If a story is true and interesting and you withhold it, you are engaging in self-censorship. If you really are in the news business, that approach, over the long run, is bad for business.





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What China really fears: a free press

By Christopher B. Daly 

[Update: TNR weighs in with a piece stressing the perils of self-censorship.]

Through their statements and actions, the leaders of China are showing their true colors. For all their talk about moving toward a more modern, open, accountable society, China’s leaders refuse to budge on one issue. Their policies indicate that what they fear above all — even more than U.S. fighter jets cruising through contested air space — is a free press. Specifically, they fear a U.S.-style press that insists on afflicting the powerful by investigating them.

The evidence is in the Chinese handling of recent revelations by reporters for the New York Times and Bloomberg. American journalists who cover China have made dramatic disclosures about how the families who hold power in China manage to use that power to enrich themselves personally. The bar for this kind of reporting was set by David Barboza of the Times (and a Boston University alumnus, BTW), whose series “The Princelings” won a Pulitzer Prize earlier this year.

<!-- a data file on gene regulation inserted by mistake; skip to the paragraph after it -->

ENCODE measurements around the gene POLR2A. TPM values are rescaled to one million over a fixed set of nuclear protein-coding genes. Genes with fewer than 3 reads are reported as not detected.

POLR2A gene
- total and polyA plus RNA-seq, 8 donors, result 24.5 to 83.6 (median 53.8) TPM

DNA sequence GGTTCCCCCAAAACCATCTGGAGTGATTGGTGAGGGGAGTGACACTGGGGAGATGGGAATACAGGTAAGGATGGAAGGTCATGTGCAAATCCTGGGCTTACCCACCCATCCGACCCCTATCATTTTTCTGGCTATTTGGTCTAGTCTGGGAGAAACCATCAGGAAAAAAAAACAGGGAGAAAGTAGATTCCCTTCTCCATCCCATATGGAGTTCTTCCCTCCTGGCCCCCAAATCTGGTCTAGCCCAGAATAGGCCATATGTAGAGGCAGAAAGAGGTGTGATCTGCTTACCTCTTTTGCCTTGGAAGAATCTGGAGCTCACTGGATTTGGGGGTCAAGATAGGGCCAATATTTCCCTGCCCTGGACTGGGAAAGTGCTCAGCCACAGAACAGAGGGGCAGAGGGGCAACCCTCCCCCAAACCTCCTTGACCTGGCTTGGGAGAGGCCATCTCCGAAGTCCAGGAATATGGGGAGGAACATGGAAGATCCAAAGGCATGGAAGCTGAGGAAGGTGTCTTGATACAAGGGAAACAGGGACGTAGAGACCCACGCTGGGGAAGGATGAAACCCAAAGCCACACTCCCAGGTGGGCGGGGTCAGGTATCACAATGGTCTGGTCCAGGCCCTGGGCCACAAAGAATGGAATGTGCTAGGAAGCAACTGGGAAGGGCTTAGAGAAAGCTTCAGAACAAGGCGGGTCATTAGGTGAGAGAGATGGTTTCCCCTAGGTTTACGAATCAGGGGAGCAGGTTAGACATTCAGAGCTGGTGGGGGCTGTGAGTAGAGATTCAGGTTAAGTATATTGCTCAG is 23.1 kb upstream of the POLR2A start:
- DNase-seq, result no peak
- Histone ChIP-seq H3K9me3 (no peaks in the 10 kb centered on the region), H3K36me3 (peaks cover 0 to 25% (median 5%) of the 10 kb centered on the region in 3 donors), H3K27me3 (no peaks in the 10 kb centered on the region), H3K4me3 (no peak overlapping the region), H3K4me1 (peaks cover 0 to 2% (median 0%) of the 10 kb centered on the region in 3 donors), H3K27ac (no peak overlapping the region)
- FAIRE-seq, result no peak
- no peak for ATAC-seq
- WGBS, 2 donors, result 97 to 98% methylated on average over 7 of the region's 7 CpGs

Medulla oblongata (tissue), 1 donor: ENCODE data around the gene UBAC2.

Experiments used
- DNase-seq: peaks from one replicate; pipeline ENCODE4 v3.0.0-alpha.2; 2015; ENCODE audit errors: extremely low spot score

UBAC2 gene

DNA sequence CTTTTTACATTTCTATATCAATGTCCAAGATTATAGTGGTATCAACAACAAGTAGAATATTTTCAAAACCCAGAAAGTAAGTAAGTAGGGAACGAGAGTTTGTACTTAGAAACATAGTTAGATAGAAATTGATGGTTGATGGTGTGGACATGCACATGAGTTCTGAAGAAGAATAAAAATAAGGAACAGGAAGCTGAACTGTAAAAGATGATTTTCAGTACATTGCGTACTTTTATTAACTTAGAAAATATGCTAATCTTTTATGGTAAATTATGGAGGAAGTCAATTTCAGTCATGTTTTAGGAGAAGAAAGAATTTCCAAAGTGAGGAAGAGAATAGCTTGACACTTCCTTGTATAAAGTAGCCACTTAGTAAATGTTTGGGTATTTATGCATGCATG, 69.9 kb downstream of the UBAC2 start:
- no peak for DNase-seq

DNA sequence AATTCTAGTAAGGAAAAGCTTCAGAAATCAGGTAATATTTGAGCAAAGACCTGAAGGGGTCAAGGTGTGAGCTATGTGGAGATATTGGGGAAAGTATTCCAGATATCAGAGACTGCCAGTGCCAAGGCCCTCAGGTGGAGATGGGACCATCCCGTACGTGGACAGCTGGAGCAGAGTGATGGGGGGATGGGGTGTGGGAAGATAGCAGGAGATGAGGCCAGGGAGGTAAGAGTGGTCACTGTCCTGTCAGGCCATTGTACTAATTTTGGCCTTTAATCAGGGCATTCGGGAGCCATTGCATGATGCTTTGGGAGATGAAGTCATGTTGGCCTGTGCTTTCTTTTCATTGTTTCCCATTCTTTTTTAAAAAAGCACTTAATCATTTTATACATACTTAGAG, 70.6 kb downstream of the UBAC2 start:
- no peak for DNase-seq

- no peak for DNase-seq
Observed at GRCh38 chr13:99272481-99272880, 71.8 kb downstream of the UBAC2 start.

The Chinese reaction was characteristically blunt: the government in Beijing pulled the plug on the NYTimes in China, banning the print and electronic editions. Now the government is dragging its heels on renewing the visas that journalists like Barboza need to stay in the country and continue their work.

Here is a quote from a Chinese Foreign Ministry official that captures the issue perfectly:

“As for foreign correspondents’ living and working environments in China, I think as long as you hold an objective and impartial attitude, you will arrive at the right conclusion.”

What this reveals is an outlook that holds that there is a “right conclusion” — which is determined by the Communist Party — and that the task of journalists is to discern the party’s views and stick to them. In other words, don’t rock the boat.

The issue is such an irritant between the U.S. and China that vice president Joe Biden put it on the agenda during his visit to China this week. From today’s NYT version:

Vice President Joseph R. Biden Jr. raised the issue here in meetings with President Xi Jinping and other top Chinese leaders, and then publicly chastised the Chinese on Thursday for refusing to say if they will renew the visas of correspondents and for blocking the websites of American-based news media.Chinese President Xi Jinping shakes hands with U.S. Vice President Joe Biden inside the Great Hall of the People in Beijing

“Innovation thrives where people breathe freely, speak freely, are able to challenge orthodoxy, where newspapers can report the truth without fear of consequences,” Mr. Biden said in a speech to an American business group.